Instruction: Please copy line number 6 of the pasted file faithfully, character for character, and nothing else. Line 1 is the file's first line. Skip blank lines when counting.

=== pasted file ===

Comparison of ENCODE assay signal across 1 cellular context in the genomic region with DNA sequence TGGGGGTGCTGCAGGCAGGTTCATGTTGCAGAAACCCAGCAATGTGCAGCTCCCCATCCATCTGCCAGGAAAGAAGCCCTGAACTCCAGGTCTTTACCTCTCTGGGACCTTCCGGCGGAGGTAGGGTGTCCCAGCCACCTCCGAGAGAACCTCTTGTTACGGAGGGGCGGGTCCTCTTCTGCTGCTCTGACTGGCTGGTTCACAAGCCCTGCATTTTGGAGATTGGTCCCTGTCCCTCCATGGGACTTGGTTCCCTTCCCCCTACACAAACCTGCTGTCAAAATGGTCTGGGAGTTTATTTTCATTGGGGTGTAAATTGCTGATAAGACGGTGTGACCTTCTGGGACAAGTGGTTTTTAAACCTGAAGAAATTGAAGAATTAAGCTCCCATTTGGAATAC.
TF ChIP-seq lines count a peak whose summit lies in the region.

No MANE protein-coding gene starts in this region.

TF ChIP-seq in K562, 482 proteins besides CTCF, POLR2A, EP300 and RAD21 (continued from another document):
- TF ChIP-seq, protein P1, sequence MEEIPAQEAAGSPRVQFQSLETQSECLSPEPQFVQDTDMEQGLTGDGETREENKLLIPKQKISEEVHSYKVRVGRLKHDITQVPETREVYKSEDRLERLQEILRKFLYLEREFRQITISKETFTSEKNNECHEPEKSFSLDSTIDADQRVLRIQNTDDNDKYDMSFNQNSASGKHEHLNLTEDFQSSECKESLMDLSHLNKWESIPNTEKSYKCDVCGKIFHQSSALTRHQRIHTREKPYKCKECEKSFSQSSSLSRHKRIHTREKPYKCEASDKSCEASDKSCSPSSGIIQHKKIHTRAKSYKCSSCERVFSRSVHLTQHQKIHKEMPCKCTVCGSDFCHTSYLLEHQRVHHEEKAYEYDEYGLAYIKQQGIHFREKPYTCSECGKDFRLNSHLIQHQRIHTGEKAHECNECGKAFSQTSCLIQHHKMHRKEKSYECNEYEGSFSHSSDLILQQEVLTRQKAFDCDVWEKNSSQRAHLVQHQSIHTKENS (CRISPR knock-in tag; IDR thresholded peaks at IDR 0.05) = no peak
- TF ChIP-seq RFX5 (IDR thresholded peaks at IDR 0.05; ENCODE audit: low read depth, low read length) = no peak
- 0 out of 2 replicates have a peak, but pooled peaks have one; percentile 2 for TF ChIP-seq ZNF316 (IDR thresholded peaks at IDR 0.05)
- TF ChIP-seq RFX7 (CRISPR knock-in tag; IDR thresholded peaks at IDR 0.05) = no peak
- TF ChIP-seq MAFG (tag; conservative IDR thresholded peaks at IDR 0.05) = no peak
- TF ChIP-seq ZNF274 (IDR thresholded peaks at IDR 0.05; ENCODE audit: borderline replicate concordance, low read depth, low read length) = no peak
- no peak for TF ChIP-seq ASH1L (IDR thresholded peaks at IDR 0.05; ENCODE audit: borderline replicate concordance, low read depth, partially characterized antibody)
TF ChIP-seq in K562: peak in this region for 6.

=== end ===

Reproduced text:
- TF ChIP-seq RFX5 (IDR thresholded peaks at IDR 0.05; ENCODE audit: low read depth, low read length) = no peak